Beautifying Public Places: The Importance of Plants
by Lynden B. Miller
One of the most important elements in successful public urban green space is PLANTS. Over the last 30 years in New York City, we have found exciting reasons to use plants in new ways to improve the lives of city dwellers. We now know that plants have the power to soften and civilize public urban space, even in places once thought to be dangerous. These green oases give pleasure to millions who crave a connection with nature in their lives.
People are always astonished to find something natural and beautiful in the middle of a big city. Whether it is an old garden in Central Park, a community garden in the Bronx, or a spectacular urban flower display, like the ones in Chicago when Mayor Richard Daley was in charge, people simply feel better about themselves and their communities when surrounded by beautiful plants. Since the earliest times, human beings have always needed oases of green escape – a relationship with nature. It is no wonder that in many religions Paradise is envisioned as a garden.
An important key to successful public landscape design, though lacking in many landscape architecture projects, is to think about the people who use the space, i.e. the client – the public. Why do they want to come to this space? What do they want when they are in it? The designer must put himself into the space he is creating and move around in it to see if it really works. An important ingredient for any project is seating, and those seats should be put where people will enjoy them. Many successful public places now have moveable chairs so that the client can determine the most enjoyable location and feel a sense of ownership in the space.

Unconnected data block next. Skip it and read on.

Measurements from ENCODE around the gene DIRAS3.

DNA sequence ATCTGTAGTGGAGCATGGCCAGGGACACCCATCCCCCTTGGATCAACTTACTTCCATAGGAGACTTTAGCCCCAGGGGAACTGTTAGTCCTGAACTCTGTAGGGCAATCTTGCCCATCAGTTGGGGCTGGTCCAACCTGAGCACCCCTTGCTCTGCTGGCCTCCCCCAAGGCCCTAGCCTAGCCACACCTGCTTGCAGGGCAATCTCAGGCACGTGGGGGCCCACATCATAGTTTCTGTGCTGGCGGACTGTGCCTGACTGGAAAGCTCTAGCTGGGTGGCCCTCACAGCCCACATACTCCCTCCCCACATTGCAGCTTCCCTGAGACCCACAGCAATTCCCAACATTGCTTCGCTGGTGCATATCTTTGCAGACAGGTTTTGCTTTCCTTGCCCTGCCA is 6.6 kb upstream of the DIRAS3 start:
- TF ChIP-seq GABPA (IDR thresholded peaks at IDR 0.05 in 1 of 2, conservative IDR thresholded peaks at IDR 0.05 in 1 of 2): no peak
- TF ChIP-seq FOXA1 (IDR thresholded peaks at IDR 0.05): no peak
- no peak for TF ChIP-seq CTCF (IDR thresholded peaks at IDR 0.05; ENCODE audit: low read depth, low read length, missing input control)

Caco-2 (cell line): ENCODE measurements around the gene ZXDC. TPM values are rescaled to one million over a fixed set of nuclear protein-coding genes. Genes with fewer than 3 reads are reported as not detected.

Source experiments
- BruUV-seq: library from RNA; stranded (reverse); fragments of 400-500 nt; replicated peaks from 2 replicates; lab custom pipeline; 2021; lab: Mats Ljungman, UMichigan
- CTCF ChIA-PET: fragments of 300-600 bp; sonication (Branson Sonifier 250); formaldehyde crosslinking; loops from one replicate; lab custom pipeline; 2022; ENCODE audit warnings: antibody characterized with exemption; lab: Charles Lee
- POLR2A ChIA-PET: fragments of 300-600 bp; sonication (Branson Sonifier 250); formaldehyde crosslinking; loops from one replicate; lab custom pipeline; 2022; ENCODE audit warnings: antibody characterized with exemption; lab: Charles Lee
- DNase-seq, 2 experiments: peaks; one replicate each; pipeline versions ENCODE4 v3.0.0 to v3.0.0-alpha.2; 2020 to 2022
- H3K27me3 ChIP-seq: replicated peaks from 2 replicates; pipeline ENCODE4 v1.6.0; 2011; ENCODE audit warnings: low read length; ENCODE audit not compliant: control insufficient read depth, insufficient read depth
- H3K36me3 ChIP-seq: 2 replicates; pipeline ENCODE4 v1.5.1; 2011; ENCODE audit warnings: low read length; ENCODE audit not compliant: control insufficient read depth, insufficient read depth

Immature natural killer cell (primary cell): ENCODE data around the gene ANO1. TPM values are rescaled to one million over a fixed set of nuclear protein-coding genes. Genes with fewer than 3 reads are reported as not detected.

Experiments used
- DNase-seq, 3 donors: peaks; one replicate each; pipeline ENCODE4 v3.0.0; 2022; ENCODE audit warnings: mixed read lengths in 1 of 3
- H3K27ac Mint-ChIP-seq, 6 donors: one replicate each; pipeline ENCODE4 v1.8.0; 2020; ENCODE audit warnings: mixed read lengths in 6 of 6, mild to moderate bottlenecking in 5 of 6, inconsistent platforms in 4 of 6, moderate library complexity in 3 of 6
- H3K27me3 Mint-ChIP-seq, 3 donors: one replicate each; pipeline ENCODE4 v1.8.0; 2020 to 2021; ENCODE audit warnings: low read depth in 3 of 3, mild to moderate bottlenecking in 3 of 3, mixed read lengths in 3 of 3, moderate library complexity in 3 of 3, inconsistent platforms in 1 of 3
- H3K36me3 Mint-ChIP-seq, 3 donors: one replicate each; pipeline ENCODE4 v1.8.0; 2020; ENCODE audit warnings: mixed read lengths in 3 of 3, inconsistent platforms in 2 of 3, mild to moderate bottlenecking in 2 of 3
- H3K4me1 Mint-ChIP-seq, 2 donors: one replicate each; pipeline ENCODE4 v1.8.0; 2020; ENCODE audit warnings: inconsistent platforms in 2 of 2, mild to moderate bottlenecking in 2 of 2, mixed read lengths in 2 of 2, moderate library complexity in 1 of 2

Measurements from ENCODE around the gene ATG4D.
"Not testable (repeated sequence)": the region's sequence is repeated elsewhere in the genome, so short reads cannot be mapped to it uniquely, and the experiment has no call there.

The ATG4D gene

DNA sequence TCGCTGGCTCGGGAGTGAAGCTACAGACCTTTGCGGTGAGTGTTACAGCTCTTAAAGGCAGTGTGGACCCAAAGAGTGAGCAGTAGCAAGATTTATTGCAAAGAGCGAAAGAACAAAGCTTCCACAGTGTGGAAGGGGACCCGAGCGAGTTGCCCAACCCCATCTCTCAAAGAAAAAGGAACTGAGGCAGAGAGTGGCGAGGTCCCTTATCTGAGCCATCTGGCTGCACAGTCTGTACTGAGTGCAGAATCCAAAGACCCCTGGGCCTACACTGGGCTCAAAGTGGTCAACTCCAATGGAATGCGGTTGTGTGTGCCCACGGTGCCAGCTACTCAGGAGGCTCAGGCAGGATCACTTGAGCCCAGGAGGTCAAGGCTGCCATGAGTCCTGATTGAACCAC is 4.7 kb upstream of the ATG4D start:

After organizing the hardscape for the people who will use it, the next most important ingredients are soil, plants, and maintenance. The right soil is the foundation for the plants of the site. Once good soil is in place, you should try to locate the best and largest plants available, using a mixture of shrubs and perennials in combinations that produce year-round effect. Good, lush, healthy plants are magnets that attract people, and using large ones right away gives instant gratification and confidence in the space. Once soil and plants are in place, then of course you need the best maintenance available. “Sustainable” is a buzzword these days, and to a large degree, a sustainable public landscape depends on the designer picking the right plants. If the designer specifies the wrong plant (a sun loving plant in deep shade or a thirsty plant in a dry location, for instance) and plants it in bad soil, then you can’t take care of it and it will never be sustainable.
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